TRU Blog

TRU Blog

International Holocaust Remembrance Day | January 27, 2021

TRU History – Truman Signs Directive 225

Dear Friends,

I heard a remarkable story last week from an unexpected caller. I knew I wanted to share this with you, and I can’t think of a better time than today, International Holocaust Remembrance Day.

The caller was a gentleman from Florida. He introduced himself as “Harry” and said that he wanted to make a donation to the STAY TRU Capital Campaign.

“You see, I’m named for Harry Truman,” he told me. “During World War II, my parents were sent to concentrations camps – Auschwitz and Dachau.” Against all odds, they found each other after the camps were liberated, then were moved – along with millions of refugees – into a displaced persons camp. The situation wasn’t hopeful. In Germany alone, there were 7 million refugees with no home to return to. Read More

International Holocaust Remembrance Day

TRU History – Inauguration Day 1949 | January 20, 2021

Inauguration Day 1949

On this day in 1949, Harry S. Truman delivered his Inaugural Address on the U.S. Capitol’s East Portico. More than 100,000 people were gathered in the Capitol Plaza when he began his 2,272-word address with these words…

“Mr. Vice President, Mr. Chief Justice, fellow citizens:
I accept with humility the honor which the American people have conferred upon me. I accept it with a resolve to do all that I can for the welfare of this Nation and for the peace of the world.”

“In performing the duties of my office, I need the help and the prayers of every one of you. I ask for your encouragement and for your support. The tasks we face are difficult. We can accomplish them only if we work together.

“Each period of our national history has had its special challenges. Those that confront us now are as momentous as any in the past…”

Read More

TRU History – Inauguration Day 1949

A Thanksgiving Promise | November 24, 2020

A Thanksgiving Promise

“Hunger has no nationality.”

“Abundance should have no nationality, either.”

On November 24, 1948, one day before Thanksgiving, Harry Truman uttered these words in his address to the Food and Agricultural Organization (FAO) of the United Nations. The FAO, created in 1945, is a specialized agency of the United Nations that leads international efforts to defeat hunger. Their goal is simple: to provide high-quality food and ensure food security for all.

Truman began the address reflecting on the first Thanksgiving celebration and reminding the audience members of the spirit of the holiday. The spirit, Truman said, “is in the sharing of the harvest, and in a feeling of warm friendship and goodwill for others less fortunate.” Read More

A Thanksgiving Promise

WWII 75: Marching to Victory | September 4, 2020

WWII highlights from the Truman Library’s archives and collections

Marching to Victory: Prisoners of War
September 4, 1945

To Private Luther D. Bass and the hundreds of other Allied survivors of Tokyo POW Camp #8B, time must have seemed like it slowed to a crawl in early September 1945. Bass and many of his fellow prisoners of war had been captives of the Japanese for over three years, suffering hunger and forced labor. Now the war was over and they had been evacuated to the town of Onahoma to await liberation. Yet it would take several days for American forces to reach Onahoma. How had Bass survived his captivity, and how would he and his fellow POWs endure their anxious wait for liberation? Read More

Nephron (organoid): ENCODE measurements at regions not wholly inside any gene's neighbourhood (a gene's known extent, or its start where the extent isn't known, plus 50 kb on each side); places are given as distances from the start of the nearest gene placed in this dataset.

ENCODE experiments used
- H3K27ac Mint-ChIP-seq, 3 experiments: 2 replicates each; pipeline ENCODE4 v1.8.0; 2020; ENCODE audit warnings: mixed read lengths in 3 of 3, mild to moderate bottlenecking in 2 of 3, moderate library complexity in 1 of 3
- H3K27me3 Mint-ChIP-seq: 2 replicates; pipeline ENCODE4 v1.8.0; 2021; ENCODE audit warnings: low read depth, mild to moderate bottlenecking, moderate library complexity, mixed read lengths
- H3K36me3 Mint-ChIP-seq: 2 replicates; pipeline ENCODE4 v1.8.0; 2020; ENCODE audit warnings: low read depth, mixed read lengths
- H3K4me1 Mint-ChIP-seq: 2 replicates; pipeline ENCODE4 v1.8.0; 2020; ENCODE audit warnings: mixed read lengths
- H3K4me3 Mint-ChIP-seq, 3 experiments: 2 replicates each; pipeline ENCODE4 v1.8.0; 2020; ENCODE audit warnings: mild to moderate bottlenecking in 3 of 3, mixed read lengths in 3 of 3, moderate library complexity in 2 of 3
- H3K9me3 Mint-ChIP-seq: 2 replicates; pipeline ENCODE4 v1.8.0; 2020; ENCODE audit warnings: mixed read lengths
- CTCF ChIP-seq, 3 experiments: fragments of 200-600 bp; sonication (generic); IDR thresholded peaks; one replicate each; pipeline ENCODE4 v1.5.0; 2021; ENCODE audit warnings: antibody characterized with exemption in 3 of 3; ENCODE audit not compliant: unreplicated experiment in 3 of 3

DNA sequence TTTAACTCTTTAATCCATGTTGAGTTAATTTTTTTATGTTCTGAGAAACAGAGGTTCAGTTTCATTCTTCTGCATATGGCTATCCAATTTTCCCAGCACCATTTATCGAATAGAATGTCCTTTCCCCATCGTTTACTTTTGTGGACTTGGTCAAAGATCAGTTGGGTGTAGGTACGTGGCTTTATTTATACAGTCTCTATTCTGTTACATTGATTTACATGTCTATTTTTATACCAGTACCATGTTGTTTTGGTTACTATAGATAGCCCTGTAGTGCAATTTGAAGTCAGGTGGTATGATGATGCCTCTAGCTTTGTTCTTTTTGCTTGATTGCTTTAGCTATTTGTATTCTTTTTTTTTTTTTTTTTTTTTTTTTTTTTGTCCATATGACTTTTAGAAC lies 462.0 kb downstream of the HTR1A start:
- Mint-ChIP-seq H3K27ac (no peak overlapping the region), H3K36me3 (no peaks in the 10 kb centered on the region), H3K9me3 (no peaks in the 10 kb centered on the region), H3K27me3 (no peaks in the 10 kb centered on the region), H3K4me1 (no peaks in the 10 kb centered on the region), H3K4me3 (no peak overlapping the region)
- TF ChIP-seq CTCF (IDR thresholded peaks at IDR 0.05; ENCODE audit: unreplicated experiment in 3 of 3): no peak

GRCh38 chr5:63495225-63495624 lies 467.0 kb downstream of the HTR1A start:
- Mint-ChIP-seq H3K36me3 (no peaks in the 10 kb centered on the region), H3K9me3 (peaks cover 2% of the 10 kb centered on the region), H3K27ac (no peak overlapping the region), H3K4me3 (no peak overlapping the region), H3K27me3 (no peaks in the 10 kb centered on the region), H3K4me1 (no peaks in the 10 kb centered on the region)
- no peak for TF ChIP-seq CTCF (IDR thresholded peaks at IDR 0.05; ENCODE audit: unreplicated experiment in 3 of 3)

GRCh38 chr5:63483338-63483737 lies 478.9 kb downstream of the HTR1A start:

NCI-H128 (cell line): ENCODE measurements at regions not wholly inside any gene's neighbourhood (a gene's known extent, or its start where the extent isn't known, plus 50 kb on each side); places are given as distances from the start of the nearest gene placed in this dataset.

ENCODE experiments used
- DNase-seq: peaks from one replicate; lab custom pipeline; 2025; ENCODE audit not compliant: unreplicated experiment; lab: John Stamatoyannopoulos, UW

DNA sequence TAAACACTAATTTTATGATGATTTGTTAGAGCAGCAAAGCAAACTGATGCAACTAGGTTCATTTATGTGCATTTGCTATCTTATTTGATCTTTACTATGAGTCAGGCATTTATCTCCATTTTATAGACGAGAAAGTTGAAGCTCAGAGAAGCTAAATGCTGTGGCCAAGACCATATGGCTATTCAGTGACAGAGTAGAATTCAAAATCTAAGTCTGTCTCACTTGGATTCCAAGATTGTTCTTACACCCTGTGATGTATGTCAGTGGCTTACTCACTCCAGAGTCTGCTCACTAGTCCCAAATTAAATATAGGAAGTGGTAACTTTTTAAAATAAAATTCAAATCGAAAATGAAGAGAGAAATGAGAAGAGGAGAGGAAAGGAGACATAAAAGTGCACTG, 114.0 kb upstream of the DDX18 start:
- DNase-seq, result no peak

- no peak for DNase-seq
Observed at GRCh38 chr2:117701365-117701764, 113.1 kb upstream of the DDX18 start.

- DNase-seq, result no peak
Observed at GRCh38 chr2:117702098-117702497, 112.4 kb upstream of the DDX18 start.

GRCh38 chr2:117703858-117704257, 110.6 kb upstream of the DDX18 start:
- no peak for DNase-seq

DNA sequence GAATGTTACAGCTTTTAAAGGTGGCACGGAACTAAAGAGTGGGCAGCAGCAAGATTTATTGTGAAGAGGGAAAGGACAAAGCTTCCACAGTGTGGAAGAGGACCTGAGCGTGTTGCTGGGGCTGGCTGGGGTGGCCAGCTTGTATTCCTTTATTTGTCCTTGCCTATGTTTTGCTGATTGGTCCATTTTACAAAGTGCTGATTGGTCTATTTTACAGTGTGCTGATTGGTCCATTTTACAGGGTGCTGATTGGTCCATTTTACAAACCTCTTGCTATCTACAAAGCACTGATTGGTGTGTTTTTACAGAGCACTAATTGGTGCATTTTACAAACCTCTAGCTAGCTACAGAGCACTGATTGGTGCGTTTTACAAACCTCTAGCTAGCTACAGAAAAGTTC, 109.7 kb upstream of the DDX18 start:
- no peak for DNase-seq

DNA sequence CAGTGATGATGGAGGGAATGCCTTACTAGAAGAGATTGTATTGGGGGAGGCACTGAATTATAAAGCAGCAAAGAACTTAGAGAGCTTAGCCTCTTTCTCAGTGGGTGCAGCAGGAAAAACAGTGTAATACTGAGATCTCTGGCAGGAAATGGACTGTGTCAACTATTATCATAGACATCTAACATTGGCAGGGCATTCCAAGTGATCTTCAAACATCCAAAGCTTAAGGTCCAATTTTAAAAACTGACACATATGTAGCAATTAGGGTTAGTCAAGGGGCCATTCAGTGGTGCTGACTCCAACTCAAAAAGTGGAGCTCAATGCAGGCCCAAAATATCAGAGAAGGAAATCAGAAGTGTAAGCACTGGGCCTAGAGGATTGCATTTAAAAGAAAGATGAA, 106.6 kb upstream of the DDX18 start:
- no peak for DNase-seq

WWII 75: Marching to Victory

WWII 70: Marching to Victory | September 2, 2020

WWII highlights from the Truman Library’s archives and collections

Marching to Victory: The Formal Surrender of Japan
September 2, 1945

It is Sunday, September 2. Some 280 Allied warships and thousands of troops are staged in Tokyo Bay. On the deck of one vessel, the battleship USS Missouri, General Douglas MacArthur and 50 other Allied leaders are assembled. It is not a battle they have prepared for, however, but a brief ceremony. The men aboard the Missouri are about to witness Japan’s formal surrender. Read More

WWII 70: Marching to Victory

WWII 75: Marching to Victory | August 9, 2020

WWII highlights from the Truman Library’s archives and collections

Marching to Victory: The Bombing of Nagasaki
August 9, 1945

Visitors to the Harry S. Truman Library and Museum can view a unique artifact that speaks to the revolutionary power and danger of the weapon that destroyed Nagasaki and helped end World War II.
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WWII 75: Marching to Victory

WWII 75: Marching to Victory | August 6, 2020

WWII highlights from the Truman Library’s archives and collections

Marching to Victory: The Bombing of Hiroshima
August 6, 1945

At 8:15 AM on August 6, 1945, an American B-29 bomber opened its bay doors over the Japanese city of Hiroshima and released a solitary bomb. Forty-four seconds later, it exploded 1,900 feet above the city. This single explosion brought the Second World War into its final phase and revealed to the world a new and devastating weapon.
Read More

WWII 75: Marching to Victory

WWII 75: Marching to Victory | July 26, 2020

WWII highlights from the Truman Library’s archives and collections

Marching to Victory: The Potsdam Declaration
July 26, 1945

By July 1945, Japan was defeated nearly everywhere except in the hearts and minds of the Japanese. Even as the Japanese Empire crumbled and the suffering Japanese prepared for invasion, military leaders reminded their people that national honor prohibited surrender to the Allies.
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WWII 75: Marching to Victory